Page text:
Authors: Robert E Llaneras (Virginia Tech Transportation Institute, Blacksburg, VA) , Jeremy Salinger (General Motors, Blacksburg, VA) , Charles A Green (General Motors, Blacksburg, VA)
This study characterized driver behavior and established a foundation for defining functional performance requirements associated with a Limited Ability Autonomous Driving System (LAADS) – a system capable of automated steering and speed/headway maintenance tasks on freeways, but does not relieve drivers of all driving tasks. The research was designed to examine and reveal potential issues associated with the use of semi-autonomous systems, exploring impacts on willingness to engage in secondary non-driving related tasks, and driver allocation of visual attention while operating under LAADS (ACC and Lane Centering). Results found meaningful differences in the allocation of visual attention across ACC and LAADS driving under situations where drivers were engaged in a secondary task. Overall findings suggest that given a rudimentary, but reliable, LAADS system (one which does not monitor or otherwise restrict behavior) drivers are likely to increase the frequency of secondary task interactions, and engage in risky tasks that are likely to increase extended glances away from the forward roadway.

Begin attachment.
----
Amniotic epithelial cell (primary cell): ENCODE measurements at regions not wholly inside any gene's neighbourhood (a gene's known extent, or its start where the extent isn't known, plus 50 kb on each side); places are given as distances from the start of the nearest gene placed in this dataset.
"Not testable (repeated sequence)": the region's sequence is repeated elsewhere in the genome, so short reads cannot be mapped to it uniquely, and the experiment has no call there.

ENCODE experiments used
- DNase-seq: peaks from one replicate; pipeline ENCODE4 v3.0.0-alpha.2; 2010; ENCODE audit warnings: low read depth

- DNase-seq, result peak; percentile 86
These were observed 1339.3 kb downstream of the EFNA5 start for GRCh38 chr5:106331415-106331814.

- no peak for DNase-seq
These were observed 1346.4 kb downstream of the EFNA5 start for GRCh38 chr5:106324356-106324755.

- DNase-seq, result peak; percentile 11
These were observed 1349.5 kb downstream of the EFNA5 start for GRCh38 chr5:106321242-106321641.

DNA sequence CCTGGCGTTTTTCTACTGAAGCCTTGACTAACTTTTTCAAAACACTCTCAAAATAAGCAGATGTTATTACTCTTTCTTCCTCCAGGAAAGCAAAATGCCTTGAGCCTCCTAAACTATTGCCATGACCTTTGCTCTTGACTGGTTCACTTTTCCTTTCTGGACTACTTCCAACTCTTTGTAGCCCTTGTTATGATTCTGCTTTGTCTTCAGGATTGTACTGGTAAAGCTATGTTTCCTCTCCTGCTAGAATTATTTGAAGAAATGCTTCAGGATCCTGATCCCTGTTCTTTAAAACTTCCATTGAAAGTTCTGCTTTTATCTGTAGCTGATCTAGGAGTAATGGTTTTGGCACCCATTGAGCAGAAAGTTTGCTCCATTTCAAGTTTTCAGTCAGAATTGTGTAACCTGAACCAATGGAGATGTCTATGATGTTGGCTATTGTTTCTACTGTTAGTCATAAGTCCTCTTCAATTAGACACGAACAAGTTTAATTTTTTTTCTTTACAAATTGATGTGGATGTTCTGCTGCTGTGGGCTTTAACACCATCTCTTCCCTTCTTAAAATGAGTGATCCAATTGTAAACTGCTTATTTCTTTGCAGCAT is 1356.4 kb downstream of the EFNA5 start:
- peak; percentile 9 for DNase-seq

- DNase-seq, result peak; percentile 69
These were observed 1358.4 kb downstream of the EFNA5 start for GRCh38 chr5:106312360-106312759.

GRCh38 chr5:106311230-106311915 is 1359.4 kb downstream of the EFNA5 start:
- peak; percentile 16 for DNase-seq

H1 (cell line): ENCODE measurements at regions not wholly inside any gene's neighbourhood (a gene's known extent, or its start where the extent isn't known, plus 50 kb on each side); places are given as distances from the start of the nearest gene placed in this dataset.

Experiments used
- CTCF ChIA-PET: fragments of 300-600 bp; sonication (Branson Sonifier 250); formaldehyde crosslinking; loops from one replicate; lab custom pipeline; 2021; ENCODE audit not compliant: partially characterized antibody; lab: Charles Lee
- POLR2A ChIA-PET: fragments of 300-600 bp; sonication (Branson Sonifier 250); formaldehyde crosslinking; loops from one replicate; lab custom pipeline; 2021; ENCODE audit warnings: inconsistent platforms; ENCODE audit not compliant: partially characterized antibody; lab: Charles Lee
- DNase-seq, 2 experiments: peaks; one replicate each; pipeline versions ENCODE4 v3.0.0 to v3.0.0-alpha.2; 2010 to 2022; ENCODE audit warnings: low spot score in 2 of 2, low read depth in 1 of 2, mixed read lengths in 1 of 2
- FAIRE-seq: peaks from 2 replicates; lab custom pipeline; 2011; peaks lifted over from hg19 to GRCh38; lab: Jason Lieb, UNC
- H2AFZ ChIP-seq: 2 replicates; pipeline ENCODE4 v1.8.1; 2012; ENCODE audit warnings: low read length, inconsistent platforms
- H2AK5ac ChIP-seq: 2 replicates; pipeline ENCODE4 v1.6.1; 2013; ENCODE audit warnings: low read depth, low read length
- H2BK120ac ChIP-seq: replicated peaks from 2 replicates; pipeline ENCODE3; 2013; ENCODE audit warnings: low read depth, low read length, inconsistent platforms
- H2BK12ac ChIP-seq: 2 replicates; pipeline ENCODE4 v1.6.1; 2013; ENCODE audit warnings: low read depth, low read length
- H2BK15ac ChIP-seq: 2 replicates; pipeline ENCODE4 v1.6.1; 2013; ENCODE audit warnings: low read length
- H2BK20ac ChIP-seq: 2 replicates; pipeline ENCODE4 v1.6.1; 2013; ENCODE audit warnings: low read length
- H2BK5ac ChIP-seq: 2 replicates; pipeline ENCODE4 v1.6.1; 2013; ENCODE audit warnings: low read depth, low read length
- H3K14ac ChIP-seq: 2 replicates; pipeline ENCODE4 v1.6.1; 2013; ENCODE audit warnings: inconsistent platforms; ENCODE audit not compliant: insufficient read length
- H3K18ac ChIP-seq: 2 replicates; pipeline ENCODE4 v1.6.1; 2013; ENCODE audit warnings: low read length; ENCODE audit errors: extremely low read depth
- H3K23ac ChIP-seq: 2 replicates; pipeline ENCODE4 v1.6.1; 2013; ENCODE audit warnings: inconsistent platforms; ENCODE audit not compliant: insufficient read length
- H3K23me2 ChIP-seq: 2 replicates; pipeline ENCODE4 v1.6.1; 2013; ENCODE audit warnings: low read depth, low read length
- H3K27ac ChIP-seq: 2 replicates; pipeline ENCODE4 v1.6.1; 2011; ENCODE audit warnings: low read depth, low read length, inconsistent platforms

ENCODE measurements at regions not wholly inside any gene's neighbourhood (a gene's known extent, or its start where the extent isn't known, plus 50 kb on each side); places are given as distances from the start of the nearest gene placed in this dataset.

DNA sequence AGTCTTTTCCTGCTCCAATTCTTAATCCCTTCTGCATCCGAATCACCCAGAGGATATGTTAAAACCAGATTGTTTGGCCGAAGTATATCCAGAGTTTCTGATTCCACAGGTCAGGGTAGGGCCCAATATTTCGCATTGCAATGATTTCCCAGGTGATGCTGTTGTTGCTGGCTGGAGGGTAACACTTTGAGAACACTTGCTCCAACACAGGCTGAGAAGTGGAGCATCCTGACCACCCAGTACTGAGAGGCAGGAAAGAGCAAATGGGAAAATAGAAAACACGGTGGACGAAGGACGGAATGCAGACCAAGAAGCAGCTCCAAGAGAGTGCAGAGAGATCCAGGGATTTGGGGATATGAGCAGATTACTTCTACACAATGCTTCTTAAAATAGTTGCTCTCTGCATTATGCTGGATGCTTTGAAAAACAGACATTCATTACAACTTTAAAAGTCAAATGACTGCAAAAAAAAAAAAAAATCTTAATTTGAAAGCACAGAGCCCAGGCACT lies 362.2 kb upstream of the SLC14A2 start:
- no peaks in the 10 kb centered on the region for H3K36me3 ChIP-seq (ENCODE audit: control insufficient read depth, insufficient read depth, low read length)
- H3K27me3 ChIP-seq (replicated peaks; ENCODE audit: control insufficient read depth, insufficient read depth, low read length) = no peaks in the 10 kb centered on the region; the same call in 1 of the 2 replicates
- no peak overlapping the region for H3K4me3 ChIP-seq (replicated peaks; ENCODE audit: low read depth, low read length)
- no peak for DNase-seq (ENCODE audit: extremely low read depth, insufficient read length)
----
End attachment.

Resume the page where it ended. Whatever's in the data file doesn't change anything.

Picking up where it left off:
How to Cite: Llaneras, R. , Salinger, J. & Green, C. (2013) “Human Factors Issues Associated with Limited Ability Autonomous Driving Systems: Drivers’ Allocation of Visual Attention to the Forward Roadway”, Driving Assessment Conference. 7(2013). doi: https://doi.org/10.17077/drivingassessment.1472